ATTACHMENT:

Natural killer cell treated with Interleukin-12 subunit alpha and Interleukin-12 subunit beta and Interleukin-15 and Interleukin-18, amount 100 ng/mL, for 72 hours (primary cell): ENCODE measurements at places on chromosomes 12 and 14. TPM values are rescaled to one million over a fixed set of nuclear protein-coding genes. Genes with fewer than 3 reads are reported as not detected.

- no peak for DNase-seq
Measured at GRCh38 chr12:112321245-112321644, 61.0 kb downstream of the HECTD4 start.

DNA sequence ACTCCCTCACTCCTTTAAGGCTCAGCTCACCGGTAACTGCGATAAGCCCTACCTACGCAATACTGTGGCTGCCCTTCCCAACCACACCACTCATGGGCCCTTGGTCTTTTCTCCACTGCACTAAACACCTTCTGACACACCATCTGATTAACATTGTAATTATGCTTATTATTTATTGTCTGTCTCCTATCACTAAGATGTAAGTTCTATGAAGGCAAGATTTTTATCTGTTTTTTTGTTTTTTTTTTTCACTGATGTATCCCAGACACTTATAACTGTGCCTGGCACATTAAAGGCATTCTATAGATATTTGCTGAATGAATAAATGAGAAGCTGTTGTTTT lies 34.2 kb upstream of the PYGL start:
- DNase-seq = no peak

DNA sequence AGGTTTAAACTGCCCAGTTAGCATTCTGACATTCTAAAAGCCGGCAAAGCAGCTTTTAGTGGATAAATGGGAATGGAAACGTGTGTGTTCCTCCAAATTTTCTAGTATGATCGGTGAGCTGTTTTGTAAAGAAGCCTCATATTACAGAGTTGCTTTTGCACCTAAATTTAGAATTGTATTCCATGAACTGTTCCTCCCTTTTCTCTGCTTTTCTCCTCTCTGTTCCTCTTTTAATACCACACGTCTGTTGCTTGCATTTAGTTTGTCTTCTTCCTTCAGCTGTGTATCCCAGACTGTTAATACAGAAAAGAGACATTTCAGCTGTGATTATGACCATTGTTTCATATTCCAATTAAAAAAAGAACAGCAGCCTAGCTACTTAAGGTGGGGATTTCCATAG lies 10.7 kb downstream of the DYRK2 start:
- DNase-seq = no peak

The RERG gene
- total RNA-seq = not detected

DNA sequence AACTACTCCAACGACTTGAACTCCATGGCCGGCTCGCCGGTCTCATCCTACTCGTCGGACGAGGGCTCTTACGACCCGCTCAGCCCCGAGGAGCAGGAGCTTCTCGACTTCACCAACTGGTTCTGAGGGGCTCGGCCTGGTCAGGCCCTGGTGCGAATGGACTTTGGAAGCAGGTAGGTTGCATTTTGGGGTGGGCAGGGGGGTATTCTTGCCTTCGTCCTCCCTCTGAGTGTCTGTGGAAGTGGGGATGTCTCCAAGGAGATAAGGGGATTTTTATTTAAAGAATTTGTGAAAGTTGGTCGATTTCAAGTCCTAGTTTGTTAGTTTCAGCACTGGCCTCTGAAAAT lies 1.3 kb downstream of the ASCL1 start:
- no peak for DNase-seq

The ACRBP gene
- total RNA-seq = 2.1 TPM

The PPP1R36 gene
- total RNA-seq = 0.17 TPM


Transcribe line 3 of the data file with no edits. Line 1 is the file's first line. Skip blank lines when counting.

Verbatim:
Measured at GRCh38 chr12:112321245-112321644, 61.0 kb downstream of the HECTD4 start.